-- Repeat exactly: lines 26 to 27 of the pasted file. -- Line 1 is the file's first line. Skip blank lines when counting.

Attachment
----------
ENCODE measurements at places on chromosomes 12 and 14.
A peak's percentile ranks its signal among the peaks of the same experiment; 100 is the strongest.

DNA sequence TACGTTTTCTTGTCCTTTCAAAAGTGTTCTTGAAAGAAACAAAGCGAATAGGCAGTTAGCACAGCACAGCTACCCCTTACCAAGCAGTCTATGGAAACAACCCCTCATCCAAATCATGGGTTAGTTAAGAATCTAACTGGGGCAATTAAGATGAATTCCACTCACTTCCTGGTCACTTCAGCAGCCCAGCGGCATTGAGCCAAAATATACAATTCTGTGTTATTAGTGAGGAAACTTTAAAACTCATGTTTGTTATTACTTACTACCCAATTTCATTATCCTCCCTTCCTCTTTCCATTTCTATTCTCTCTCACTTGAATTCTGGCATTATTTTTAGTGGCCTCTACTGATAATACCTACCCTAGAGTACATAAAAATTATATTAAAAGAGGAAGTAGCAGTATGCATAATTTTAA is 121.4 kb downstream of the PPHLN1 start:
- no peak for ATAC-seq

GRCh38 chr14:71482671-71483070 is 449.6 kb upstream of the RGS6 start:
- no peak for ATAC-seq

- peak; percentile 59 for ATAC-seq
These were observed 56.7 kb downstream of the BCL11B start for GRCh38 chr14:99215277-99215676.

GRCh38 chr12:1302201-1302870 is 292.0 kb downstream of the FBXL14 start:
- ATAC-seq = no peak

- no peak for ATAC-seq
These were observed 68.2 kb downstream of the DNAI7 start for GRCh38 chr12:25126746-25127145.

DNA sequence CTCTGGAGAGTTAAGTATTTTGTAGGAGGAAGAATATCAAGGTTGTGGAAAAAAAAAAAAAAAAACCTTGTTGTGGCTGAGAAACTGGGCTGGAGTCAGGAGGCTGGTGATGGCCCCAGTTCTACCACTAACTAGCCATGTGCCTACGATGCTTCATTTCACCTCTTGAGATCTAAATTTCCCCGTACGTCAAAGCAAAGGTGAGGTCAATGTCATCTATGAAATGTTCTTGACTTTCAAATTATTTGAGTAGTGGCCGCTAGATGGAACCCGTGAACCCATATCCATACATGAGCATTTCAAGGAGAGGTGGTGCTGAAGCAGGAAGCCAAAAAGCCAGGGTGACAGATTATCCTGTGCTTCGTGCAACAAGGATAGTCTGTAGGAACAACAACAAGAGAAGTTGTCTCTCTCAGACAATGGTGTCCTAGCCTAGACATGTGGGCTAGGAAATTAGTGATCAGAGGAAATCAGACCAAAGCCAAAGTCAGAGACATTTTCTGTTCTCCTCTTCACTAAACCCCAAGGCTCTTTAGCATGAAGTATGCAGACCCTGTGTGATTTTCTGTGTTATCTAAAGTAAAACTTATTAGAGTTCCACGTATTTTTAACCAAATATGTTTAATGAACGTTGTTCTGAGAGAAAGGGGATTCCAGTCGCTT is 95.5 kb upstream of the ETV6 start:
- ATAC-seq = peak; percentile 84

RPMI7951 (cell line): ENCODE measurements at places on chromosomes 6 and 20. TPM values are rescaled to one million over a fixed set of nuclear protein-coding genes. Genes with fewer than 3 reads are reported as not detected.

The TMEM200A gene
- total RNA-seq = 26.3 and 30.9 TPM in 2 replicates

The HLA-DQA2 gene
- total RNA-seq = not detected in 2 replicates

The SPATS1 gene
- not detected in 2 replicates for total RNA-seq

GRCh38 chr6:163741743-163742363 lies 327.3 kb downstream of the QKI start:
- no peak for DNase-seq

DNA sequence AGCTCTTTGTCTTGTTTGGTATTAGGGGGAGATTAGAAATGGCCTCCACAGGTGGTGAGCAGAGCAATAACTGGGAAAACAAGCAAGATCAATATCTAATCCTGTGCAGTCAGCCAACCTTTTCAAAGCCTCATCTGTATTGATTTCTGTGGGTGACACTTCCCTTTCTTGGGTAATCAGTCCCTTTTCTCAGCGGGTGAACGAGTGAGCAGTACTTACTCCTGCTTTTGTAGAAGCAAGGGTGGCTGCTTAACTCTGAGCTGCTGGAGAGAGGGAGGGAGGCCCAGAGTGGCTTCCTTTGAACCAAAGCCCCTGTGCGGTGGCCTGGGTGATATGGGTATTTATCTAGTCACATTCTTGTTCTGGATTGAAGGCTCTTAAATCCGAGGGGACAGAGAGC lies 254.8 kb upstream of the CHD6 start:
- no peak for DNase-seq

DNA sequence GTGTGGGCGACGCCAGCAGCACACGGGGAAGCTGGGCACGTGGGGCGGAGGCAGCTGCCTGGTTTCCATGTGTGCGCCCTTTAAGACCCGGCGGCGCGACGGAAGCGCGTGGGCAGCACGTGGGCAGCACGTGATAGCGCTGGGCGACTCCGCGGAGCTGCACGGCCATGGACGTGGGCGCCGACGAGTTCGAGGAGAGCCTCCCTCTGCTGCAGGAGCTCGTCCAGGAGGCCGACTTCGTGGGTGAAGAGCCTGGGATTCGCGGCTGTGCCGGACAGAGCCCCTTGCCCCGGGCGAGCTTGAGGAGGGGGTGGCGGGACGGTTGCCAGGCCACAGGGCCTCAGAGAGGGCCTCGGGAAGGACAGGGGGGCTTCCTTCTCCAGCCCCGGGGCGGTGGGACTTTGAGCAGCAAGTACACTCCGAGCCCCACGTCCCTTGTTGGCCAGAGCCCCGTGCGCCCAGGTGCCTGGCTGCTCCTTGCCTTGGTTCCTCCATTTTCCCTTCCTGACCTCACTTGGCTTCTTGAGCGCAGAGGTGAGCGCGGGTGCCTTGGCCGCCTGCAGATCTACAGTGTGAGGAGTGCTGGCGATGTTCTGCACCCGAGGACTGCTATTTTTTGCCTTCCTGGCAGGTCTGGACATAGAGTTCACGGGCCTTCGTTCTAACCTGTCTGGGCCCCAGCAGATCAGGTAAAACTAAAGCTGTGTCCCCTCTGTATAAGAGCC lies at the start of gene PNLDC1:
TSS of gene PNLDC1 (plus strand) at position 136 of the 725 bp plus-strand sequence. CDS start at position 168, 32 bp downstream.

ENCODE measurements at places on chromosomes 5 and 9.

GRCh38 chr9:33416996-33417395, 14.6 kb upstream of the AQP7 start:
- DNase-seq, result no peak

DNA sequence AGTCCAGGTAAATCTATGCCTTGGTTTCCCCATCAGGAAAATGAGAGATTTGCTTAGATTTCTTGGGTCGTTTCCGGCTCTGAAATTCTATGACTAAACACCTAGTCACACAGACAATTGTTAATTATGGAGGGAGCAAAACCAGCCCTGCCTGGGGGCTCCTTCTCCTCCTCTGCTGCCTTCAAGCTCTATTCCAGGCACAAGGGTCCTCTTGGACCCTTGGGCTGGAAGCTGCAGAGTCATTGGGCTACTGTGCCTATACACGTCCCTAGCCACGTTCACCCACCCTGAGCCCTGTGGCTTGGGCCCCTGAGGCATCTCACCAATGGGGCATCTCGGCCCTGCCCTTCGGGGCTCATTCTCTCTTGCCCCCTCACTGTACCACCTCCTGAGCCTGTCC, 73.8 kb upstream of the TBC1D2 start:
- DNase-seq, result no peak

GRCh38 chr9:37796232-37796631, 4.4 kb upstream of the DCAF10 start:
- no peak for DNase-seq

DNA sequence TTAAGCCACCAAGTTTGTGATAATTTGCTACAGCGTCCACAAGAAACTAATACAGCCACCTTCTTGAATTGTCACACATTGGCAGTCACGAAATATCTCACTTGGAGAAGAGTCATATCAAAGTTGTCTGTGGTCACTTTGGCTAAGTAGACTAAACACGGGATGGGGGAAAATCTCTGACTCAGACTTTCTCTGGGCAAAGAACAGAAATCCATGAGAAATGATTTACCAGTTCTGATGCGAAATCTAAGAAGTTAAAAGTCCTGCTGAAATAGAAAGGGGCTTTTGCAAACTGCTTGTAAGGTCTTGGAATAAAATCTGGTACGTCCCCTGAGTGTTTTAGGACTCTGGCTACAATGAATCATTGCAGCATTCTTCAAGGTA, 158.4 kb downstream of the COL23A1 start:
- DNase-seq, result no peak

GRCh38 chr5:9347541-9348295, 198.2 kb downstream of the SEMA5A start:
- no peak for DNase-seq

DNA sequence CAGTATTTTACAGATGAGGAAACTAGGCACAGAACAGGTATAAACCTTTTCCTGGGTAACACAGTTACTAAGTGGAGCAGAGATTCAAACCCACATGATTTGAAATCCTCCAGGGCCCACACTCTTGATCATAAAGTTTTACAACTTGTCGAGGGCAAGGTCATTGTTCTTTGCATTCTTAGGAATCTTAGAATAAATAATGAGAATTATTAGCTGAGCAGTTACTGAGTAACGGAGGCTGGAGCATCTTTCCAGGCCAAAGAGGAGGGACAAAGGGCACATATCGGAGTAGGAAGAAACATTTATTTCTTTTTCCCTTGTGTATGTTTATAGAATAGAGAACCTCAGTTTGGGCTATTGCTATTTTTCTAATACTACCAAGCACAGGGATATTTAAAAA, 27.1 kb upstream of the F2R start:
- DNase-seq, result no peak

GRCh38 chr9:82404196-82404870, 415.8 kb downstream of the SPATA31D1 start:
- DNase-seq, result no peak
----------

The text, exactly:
DNA sequence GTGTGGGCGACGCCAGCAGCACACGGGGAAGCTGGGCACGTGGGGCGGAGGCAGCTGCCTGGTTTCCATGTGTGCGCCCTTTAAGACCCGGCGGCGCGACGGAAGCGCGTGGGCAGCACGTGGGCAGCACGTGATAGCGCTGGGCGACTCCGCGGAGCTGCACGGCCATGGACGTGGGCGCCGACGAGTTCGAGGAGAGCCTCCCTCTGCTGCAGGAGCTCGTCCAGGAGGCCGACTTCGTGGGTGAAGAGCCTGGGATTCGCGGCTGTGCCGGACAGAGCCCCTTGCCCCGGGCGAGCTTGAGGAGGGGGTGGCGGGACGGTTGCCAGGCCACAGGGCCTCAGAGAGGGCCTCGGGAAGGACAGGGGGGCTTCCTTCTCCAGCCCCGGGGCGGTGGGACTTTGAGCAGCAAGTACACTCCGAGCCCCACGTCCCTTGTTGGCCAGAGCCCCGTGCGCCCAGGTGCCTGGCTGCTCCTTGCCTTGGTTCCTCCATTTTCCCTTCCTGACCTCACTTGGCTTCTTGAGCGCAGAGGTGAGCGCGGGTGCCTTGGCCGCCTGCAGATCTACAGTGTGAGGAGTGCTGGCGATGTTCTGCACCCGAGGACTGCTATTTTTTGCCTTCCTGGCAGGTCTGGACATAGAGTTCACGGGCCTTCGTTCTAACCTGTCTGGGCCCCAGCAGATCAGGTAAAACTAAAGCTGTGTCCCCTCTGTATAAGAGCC lies at the start of gene PNLDC1:
TSS of gene PNLDC1 (plus strand) at position 136 of the 725 bp plus-strand sequence. CDS start at position 168, 32 bp downstream.